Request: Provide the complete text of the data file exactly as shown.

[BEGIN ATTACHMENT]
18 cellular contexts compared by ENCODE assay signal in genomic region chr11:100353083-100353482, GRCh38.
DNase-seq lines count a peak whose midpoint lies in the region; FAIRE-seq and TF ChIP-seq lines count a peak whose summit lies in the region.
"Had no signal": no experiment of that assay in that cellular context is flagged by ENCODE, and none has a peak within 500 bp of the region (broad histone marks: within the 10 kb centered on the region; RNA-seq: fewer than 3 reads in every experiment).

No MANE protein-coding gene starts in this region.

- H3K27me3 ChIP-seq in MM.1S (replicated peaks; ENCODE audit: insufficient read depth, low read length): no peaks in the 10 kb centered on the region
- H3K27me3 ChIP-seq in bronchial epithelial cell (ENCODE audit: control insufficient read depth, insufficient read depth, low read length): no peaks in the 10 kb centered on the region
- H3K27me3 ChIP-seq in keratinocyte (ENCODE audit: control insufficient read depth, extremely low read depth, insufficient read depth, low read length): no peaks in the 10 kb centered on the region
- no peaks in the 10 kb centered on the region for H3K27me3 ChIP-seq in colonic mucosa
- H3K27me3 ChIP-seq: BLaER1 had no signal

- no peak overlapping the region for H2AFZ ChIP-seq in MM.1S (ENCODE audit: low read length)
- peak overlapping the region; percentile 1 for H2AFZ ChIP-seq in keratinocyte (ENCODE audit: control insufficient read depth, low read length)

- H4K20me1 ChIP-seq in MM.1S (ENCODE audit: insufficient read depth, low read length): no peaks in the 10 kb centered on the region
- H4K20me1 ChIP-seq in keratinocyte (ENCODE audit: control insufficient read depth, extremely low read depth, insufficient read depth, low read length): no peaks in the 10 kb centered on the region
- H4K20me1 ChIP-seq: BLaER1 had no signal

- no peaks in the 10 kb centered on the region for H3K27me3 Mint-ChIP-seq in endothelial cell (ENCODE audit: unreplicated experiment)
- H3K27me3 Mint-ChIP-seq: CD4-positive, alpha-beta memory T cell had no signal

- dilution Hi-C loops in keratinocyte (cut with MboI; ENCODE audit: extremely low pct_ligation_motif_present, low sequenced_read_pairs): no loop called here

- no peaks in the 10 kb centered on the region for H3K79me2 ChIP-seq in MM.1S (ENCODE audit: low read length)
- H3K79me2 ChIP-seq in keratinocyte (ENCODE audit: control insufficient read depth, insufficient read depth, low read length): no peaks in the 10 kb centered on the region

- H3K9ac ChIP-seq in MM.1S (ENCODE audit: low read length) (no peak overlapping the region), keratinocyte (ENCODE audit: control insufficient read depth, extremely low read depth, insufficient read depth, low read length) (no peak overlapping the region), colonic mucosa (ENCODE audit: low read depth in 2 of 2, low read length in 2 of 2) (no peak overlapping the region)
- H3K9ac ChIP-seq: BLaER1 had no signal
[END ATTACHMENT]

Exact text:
18 cellular contexts compared by ENCODE assay signal in genomic region chr11:100353083-100353482, GRCh38.
DNase-seq lines count a peak whose midpoint lies in the region; FAIRE-seq and TF ChIP-seq lines count a peak whose summit lies in the region.
"Had no signal": no experiment of that assay in that cellular context is flagged by ENCODE, and none has a peak within 500 bp of the region (broad histone marks: within the 10 kb centered on the region; RNA-seq: fewer than 3 reads in every experiment).

No MANE protein-coding gene starts in this region.

- H3K27me3 ChIP-seq in MM.1S (replicated peaks; ENCODE audit: insufficient read depth, low read length): no peaks in the 10 kb centered on the region
- H3K27me3 ChIP-seq in bronchial epithelial cell (ENCODE audit: control insufficient read depth, insufficient read depth, low read length): no peaks in the 10 kb centered on the region
- H3K27me3 ChIP-seq in keratinocyte (ENCODE audit: control insufficient read depth, extremely low read depth, insufficient read depth, low read length): no peaks in the 10 kb centered on the region
- no peaks in the 10 kb centered on the region for H3K27me3 ChIP-seq in colonic mucosa
- H3K27me3 ChIP-seq: BLaER1 had no signal

- no peak overlapping the region for H2AFZ ChIP-seq in MM.1S (ENCODE audit: low read length)
- peak overlapping the region; percentile 1 for H2AFZ ChIP-seq in keratinocyte (ENCODE audit: control insufficient read depth, low read length)

- H4K20me1 ChIP-seq in MM.1S (ENCODE audit: insufficient read depth, low read length): no peaks in the 10 kb centered on the region
- H4K20me1 ChIP-seq in keratinocyte (ENCODE audit: control insufficient read depth, extremely low read depth, insufficient read depth, low read length): no peaks in the 10 kb centered on the region
- H4K20me1 ChIP-seq: BLaER1 had no signal

- no peaks in the 10 kb centered on the region for H3K27me3 Mint-ChIP-seq in endothelial cell (ENCODE audit: unreplicated experiment)
- H3K27me3 Mint-ChIP-seq: CD4-positive, alpha-beta memory T cell had no signal

- dilution Hi-C loops in keratinocyte (cut with MboI; ENCODE audit: extremely low pct_ligation_motif_present, low sequenced_read_pairs): no loop called here

- no peaks in the 10 kb centered on the region for H3K79me2 ChIP-seq in MM.1S (ENCODE audit: low read length)
- H3K79me2 ChIP-seq in keratinocyte (ENCODE audit: control insufficient read depth, insufficient read depth, low read length): no peaks in the 10 kb centered on the region

- H3K9ac ChIP-seq in MM.1S (ENCODE audit: low read length) (no peak overlapping the region), keratinocyte (ENCODE audit: control insufficient read depth, extremely low read depth, insufficient read depth, low read length) (no peak overlapping the region), colonic mucosa (ENCODE audit: low read depth in 2 of 2, low read length in 2 of 2) (no peak overlapping the region)
- H3K9ac ChIP-seq: BLaER1 had no signal